40 Under 40 Winner: Katie Rispoli Keaotamai

KatieRispoliKeaotamaiOn Thursday, September 29, the Long Beach Post hosted an event to honor young people from around the city who are doing great things to better their community and beyond. Out of hundreds of nominations from our readers, judges chose 40 winners, representing a range of professions and activism. The Postwill be profiling each honoree in the coming days.

“Tenacious” was the word used to describe Katie Rispoli Keaotamai, 27, founder and executive director of We Are the Next, a local nonprofit organization dedicated to historic preservation as well as facilitating programs for youth, which celebrated it’s two-year anniversary in July.

“Because we're still getting the word out about our efforts [...] we need to be working every day to raise awareness and explore new possibilities for projects throughout the greater Long Beach area,” said Keaotamai. “Needless to say, it can be a little draining. It's recognition like being put on the Long Beach Post's 40 Under 40 list that renews my motivation and helps me feel like our work is being welcomed and supported as we work to grow and inspire more communities to take ownership [of] the places they live their lives in.”

In August, We Are the Next completed the much-needed renovation of the historic Koffee Pot Cafe on Fourth Street. The nonprofit is also responsible for relocating the original Taco Bell and the Southern Pacific Railroad Depot building, built in 1907, which was tragically destroyed by a fire last month.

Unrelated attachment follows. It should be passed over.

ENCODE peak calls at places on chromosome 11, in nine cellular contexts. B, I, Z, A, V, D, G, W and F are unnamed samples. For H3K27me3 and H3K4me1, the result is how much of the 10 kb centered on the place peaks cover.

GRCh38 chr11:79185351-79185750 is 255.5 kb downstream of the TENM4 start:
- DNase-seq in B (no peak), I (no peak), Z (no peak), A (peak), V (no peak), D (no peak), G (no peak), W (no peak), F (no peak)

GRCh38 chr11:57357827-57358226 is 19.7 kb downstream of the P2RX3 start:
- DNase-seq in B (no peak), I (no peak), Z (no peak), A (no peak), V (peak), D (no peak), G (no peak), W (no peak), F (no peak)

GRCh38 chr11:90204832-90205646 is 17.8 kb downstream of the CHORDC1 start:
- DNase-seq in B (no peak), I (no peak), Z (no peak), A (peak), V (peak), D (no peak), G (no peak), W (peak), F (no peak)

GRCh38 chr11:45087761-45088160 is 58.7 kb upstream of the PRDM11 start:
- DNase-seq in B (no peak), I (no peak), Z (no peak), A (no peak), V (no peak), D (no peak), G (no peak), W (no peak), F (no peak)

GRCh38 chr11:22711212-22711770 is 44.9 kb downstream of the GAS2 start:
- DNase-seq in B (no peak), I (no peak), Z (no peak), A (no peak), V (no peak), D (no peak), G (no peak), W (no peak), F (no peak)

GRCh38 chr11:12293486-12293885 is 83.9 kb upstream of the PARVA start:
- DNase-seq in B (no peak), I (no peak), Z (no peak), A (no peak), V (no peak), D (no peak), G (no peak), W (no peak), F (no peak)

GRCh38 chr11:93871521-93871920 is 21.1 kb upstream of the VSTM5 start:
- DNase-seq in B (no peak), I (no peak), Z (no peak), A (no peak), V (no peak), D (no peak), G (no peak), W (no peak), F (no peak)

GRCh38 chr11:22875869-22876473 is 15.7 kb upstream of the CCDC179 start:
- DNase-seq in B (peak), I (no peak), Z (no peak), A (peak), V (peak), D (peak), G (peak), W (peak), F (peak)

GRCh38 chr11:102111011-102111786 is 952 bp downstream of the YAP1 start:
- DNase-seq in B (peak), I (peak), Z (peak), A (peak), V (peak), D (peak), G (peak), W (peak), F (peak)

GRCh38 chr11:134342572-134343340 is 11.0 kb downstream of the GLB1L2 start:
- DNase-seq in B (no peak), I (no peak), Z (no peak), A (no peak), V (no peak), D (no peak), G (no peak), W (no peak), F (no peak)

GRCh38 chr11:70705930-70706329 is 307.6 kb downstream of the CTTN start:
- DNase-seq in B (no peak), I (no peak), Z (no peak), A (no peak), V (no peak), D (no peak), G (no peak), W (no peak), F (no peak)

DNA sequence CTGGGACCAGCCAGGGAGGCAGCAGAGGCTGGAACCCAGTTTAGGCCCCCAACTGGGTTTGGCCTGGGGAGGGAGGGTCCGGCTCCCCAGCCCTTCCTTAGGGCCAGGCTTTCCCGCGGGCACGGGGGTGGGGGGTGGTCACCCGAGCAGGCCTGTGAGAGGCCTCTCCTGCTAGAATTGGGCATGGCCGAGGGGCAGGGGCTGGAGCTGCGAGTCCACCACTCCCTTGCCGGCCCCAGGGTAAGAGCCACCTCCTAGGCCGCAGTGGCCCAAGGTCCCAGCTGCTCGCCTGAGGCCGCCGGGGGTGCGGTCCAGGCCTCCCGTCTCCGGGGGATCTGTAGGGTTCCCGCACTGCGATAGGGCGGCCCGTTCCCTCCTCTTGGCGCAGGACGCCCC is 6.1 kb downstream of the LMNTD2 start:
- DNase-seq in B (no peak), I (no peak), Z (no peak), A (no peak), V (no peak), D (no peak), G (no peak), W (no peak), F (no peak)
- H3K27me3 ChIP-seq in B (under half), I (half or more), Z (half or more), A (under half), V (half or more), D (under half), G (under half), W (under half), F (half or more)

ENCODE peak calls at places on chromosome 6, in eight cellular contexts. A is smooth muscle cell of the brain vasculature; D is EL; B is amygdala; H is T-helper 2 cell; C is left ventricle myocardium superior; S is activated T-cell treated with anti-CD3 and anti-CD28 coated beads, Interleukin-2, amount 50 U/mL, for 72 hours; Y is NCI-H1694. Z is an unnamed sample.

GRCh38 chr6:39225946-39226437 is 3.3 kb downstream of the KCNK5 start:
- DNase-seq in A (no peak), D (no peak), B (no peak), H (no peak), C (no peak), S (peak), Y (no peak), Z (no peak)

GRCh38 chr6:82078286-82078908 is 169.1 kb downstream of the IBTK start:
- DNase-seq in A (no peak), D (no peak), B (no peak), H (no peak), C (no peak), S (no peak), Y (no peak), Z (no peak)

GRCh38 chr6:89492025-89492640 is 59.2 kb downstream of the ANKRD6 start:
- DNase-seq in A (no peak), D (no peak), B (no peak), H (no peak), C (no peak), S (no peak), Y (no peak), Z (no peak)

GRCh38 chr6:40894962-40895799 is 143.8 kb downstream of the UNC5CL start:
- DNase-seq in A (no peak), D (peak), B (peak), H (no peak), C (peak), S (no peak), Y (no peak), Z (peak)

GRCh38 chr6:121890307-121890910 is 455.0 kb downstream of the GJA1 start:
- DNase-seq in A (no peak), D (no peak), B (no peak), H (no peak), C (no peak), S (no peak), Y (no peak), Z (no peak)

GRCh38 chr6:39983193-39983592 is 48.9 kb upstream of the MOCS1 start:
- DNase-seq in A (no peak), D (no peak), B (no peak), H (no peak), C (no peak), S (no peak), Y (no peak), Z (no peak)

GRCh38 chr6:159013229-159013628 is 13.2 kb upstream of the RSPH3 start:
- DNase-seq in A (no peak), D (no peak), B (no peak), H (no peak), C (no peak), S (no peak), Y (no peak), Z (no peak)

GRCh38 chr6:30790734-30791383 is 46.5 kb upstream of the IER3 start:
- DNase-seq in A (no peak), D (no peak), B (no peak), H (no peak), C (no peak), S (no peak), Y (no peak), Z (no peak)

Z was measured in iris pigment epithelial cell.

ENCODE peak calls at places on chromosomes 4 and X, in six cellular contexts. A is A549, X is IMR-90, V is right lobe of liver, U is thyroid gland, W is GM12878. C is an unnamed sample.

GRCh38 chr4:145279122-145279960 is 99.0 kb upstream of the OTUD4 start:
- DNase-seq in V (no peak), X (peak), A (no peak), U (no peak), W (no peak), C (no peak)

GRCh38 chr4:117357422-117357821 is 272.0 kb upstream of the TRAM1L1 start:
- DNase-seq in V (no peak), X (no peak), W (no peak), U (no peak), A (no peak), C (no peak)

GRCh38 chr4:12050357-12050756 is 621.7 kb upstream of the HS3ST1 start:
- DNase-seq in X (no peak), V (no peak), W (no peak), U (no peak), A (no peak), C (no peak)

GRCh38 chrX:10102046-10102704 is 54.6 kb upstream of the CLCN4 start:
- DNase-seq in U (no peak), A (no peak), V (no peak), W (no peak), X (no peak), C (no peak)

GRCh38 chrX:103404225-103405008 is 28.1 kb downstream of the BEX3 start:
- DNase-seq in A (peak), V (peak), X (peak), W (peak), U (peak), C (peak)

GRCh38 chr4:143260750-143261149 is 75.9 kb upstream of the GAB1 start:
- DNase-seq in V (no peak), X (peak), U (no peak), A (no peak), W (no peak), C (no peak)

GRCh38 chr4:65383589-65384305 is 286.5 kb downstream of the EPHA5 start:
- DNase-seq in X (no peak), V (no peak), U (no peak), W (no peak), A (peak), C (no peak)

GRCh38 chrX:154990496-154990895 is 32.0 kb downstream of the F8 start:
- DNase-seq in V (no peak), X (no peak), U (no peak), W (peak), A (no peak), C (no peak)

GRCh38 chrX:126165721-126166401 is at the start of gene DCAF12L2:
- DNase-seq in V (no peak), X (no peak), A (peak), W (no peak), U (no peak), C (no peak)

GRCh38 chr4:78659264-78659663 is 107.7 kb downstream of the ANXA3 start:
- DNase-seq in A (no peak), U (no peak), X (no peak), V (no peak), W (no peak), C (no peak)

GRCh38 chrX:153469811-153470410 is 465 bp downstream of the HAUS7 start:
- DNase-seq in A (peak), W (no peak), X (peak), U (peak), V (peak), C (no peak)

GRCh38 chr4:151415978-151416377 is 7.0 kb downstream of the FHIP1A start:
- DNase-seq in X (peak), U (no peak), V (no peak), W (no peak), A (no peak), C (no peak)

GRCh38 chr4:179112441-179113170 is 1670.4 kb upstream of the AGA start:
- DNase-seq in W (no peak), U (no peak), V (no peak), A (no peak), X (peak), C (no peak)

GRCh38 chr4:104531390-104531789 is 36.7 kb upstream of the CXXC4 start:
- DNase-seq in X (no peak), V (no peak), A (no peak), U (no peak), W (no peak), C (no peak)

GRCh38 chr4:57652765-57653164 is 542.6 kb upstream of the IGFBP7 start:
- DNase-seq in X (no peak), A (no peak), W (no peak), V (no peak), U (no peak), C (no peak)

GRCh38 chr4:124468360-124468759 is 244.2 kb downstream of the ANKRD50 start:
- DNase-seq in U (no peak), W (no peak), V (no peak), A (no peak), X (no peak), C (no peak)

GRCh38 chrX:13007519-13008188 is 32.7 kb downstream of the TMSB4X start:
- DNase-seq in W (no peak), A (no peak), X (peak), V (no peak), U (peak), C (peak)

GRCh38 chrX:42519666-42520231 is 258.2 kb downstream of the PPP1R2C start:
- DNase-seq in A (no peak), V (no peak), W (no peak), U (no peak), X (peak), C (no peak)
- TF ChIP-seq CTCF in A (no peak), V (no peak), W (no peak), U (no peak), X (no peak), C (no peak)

Looking forward, Keaotamai’s organization is getting ready to begin a series of workshops with over 100 Long Beach high school students, a partnership between We Are the Next and Long Beach Heritage, funded largely by a Knight Foundation grant. Over 100 youth will be brought to the Bembridge House to help management discover new ways to tell its history, in an effort to interest a 21st-century demographic, she said.

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“I would really like to emphasize that We Are the Next is not just an organization that focuses on historic places,” said Keaotamai. “We work to tell the stories of all places that our communities consider valuable, whether they're historic or not. Our goal is to help existing residents of our neighborhoods take pride in where they live and feel inclined to do what they can, no matter how small, to make their city better.”



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